One of the most common comments on Facebook in cases such as this is something along the lines of “This doesn’t matter! Why should we care about the name of a beer when there are REAL problems in the world!” I don’t know, the propagation of rape culture/lack of a culture of consent, which allows rapists to escape consequences while authorities and communities silence and punish those they assault and those who try to help, is a problem. That women are faced with rape and death threats for daring to voice opinions about basically any subject; that MRAs trot out the erasure of male survivors of sexual abuse and assault only to use them to show how “evil” feminists are instead of trying to increase social awareness. Rape is a real damn problem. So is the sexism that allows rape culture to continue.
Furthermore, it’s not like sexism exists in a vacuum: when we say it’s inherent in the system, that doesn’t only mean our social institutions, but also our mainstream and sub-cultures and personal lives, and that includes the food-and-beverage industry’s products and advertising. While it’s easy to use Big Beer (Budweiser, Coors) as examples of openly sexist, unapologetic “boys’ club” marketing to straight men, craft beer also has a lot of engrained sexism it needs to excise.
What’s Left to Be Done
Hop Valley took far too long to respond to Oregone and, if their allegation that they did not start the “street name” is to be believed, apparently the company also wasn’t monitoring its product in bars, online review sites, or resellers. That’s the biggest question I have–why is “Mouth Raper” an alternate name on three major beer sites? Commenter Dana Graves asked the same on Facebook, which you can read on The Eugene Weekly‘s coverage. If the real name were actually “Mouth Raper,” just admit to it, Hop Valley, and then say you’re scrubbing the Internet of it because you messed up, not because you want to cover it up.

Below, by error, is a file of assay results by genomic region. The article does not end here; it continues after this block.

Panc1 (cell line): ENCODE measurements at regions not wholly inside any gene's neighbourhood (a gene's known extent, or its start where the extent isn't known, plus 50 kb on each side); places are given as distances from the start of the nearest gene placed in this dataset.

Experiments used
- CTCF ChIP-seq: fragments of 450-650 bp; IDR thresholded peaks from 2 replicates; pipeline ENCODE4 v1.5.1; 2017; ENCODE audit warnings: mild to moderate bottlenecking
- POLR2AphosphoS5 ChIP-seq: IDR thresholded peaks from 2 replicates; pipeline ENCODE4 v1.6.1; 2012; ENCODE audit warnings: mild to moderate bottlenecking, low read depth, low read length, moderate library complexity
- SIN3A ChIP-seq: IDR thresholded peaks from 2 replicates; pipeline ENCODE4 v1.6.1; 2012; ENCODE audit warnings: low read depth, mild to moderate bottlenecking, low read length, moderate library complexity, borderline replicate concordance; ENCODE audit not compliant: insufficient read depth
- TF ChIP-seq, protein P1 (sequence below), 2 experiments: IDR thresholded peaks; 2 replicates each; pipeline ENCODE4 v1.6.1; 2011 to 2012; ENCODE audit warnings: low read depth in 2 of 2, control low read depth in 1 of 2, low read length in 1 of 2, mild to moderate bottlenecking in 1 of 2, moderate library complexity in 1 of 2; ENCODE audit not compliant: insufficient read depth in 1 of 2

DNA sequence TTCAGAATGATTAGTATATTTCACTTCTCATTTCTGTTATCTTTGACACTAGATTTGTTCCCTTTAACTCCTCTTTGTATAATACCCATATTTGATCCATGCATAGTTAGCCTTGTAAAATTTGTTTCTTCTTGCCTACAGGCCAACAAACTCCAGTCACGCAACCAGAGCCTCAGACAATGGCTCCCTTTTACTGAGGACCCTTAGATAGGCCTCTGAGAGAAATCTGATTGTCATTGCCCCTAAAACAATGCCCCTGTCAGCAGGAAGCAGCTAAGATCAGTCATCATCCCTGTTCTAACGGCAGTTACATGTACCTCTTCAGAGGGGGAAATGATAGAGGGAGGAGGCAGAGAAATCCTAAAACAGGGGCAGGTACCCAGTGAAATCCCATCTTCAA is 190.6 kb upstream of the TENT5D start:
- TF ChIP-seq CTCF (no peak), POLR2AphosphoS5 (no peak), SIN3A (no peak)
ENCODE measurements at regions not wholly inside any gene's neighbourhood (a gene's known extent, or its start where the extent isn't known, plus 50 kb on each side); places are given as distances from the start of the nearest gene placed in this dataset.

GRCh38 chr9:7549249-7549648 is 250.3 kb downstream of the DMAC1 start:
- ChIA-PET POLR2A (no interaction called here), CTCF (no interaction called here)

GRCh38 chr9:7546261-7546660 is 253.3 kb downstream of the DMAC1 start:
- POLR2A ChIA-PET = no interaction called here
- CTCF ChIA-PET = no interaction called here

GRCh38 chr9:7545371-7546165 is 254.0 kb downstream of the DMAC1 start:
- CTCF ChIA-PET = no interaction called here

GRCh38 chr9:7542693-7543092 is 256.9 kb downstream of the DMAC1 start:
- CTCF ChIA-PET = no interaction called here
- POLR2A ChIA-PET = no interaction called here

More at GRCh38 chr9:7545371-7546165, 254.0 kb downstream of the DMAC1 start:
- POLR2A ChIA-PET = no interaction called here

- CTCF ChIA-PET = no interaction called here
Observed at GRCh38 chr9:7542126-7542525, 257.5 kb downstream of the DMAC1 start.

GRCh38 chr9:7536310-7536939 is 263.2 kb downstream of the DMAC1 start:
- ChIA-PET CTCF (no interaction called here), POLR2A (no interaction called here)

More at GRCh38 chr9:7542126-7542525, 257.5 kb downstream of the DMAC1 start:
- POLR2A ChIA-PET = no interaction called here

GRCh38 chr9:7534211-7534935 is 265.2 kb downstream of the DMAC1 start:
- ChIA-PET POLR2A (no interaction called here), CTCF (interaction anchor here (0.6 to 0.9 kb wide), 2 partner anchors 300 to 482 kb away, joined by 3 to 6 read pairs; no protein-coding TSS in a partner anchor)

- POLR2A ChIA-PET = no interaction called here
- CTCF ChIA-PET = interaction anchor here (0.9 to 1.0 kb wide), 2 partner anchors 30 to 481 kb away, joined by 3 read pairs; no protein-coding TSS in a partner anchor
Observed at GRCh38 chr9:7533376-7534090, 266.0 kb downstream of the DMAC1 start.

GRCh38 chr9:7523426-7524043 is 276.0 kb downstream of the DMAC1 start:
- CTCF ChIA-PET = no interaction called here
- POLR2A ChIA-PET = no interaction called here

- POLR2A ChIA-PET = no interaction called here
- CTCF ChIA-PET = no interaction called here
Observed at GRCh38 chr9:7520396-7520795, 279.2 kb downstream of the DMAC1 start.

As for The Beermongers, even if you didn’t start the name, you have an obligation to provide a safe environment for your patrons. If you initially didn’t understand why the name was problematic and thought you were being cool using it, then when people tell you that you are using problematic language, you listen to them. You apologize sincerely; you don’t complain that life is so hard now that women and assault survivors want to be treated like, gasp, the human beings that they are; and you don’t whine that someone is ruining your fun or can’t take a joke or obstructing your right to free speech.
So let’s scrap the “Mouth-Rapers,” the sexist names (“Double Ds,” for example), the “beer wench” bottle art, the condescending attitude towards folks (mostly women) just getting into beer, and the bullshit gendered marketing of drinks. Beer is for everyone, and, in the only way I can simultaneously end this post and maintain my mental health, I will drink to that.
Looking for feminist craft beer? Check out Bitch Beer Blog, Beer Hobo, Full Sail Brewing (see them on Autostraddle), The Thirsty Wench (Canada), and, obviously, my social media feeds (see the side bar). I’m also on Untapped as illmakeitmyself, if you’d like to know what I’m drinking.
Got a suggestion for a blog or article on feminism and beer I might like? Leave me a comment!
Why I refuse to use recipes from The Kitchn: the site fails my gender test. Whenever they comment on a sexist issue, it’s always like, “Welp, instead of taking a stand on something that is clearly problematic and wrong, what do you think, readers?” Gross.